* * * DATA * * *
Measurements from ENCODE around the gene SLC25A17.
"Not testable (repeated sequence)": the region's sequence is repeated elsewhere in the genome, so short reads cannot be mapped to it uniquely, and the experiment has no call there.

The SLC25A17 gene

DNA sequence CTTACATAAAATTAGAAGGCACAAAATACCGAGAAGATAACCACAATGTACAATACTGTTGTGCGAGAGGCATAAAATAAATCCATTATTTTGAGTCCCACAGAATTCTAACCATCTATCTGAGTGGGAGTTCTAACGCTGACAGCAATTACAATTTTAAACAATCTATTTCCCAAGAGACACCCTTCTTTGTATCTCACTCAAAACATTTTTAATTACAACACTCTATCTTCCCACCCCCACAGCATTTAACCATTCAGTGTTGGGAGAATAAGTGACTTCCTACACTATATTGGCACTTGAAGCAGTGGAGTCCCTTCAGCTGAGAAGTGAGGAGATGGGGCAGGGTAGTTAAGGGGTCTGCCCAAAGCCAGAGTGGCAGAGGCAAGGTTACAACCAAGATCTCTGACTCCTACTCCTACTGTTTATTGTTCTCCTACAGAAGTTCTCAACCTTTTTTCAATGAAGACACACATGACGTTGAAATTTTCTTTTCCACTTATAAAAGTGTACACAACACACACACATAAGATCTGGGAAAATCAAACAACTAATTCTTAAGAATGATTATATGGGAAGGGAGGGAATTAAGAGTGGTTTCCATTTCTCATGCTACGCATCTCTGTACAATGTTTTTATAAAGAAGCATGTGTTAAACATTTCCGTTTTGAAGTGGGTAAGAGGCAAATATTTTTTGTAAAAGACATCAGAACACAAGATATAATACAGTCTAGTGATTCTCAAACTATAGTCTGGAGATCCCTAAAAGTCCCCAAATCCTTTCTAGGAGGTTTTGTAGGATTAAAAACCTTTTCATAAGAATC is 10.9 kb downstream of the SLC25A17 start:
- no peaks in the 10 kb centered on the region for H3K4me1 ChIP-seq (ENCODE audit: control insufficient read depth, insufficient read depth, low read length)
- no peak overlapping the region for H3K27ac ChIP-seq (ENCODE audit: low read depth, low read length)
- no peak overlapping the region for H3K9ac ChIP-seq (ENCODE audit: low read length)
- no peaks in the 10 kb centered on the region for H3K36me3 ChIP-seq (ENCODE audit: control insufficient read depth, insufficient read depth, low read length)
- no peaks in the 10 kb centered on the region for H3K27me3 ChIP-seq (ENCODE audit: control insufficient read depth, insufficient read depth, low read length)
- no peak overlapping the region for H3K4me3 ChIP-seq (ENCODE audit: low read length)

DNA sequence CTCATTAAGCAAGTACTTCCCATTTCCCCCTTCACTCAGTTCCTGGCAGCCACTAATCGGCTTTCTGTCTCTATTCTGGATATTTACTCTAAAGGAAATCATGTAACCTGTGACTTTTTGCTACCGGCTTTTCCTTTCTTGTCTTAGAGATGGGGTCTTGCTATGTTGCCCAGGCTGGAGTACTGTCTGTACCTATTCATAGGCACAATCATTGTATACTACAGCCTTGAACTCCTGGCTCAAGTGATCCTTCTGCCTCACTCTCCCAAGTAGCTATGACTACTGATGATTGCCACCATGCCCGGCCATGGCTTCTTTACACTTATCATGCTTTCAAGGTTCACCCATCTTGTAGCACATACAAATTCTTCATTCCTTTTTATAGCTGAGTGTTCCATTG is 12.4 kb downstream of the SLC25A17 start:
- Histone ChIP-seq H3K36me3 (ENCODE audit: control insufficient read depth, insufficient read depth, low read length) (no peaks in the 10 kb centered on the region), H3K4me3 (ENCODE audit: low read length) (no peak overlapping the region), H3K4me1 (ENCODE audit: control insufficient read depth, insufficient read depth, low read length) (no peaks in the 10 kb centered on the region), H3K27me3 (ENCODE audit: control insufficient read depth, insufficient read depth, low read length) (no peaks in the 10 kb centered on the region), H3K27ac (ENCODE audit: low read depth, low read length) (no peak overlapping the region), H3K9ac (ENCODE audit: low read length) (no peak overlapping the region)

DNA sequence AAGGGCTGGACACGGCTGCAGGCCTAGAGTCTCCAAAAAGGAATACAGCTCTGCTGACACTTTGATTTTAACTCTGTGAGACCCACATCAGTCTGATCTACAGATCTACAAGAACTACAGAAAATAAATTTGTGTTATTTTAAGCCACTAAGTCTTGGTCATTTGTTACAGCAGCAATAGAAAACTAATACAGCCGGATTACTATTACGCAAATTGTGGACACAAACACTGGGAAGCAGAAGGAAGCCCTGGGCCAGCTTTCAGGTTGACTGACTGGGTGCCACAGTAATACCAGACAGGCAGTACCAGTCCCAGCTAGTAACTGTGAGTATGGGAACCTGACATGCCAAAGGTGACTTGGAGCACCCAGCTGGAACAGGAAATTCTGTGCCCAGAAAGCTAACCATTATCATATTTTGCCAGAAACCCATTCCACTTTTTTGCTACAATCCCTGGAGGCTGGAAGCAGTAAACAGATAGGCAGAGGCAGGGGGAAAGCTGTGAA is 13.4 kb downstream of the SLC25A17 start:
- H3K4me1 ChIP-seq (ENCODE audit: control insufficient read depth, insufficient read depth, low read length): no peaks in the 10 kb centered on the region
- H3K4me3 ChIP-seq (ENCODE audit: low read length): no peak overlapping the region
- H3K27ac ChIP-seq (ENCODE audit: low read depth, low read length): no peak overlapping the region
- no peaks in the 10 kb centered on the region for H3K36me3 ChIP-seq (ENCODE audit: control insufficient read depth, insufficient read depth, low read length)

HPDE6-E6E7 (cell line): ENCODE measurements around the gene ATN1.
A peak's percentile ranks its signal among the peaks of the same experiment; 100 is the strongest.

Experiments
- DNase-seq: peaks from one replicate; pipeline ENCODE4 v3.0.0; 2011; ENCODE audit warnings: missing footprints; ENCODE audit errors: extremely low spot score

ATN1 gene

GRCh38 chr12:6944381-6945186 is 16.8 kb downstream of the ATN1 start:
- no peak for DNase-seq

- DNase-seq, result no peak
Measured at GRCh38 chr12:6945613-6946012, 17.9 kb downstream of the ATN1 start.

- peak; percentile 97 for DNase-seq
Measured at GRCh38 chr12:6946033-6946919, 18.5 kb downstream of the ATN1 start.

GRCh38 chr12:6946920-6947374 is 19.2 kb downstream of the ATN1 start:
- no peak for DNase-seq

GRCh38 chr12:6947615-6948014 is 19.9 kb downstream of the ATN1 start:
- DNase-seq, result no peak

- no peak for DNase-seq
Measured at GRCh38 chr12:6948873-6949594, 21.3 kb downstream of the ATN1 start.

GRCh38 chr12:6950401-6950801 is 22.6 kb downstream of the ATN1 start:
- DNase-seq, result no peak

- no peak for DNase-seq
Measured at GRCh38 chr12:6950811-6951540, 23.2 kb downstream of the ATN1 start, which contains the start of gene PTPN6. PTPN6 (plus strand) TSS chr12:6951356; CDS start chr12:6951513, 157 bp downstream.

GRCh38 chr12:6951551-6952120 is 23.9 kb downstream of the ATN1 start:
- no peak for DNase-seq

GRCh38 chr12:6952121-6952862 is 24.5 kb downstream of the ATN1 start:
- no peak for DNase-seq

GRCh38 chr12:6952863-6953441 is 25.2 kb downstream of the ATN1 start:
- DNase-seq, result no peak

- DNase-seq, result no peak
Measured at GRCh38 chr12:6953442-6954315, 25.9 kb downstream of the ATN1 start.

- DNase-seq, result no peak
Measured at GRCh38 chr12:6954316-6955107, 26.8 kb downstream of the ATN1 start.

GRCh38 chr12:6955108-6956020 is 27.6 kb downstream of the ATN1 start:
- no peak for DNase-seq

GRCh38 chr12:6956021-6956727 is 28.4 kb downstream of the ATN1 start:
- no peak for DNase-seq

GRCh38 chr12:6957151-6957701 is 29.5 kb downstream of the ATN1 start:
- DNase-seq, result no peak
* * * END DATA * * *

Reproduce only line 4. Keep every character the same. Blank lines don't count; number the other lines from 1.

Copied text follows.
DNA sequence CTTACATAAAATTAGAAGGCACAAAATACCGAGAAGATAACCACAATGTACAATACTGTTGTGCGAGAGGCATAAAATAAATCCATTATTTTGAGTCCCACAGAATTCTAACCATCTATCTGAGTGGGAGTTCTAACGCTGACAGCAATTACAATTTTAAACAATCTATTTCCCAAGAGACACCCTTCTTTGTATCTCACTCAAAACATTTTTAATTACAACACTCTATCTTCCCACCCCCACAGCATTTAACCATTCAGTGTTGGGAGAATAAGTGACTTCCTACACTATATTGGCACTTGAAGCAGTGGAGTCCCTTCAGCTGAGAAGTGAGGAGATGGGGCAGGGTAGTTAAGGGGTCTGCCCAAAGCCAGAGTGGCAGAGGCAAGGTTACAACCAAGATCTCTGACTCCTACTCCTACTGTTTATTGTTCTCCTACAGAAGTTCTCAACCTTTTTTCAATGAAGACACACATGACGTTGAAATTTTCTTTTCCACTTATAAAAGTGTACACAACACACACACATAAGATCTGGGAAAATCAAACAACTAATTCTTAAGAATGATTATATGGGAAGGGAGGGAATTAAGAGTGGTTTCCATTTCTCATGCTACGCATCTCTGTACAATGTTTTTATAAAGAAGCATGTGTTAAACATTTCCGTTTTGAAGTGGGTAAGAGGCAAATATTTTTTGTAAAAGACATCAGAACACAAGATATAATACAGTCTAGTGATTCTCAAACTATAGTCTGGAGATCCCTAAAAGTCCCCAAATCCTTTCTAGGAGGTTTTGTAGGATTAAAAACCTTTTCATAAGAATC is 10.9 kb downstream of the SLC25A17 start: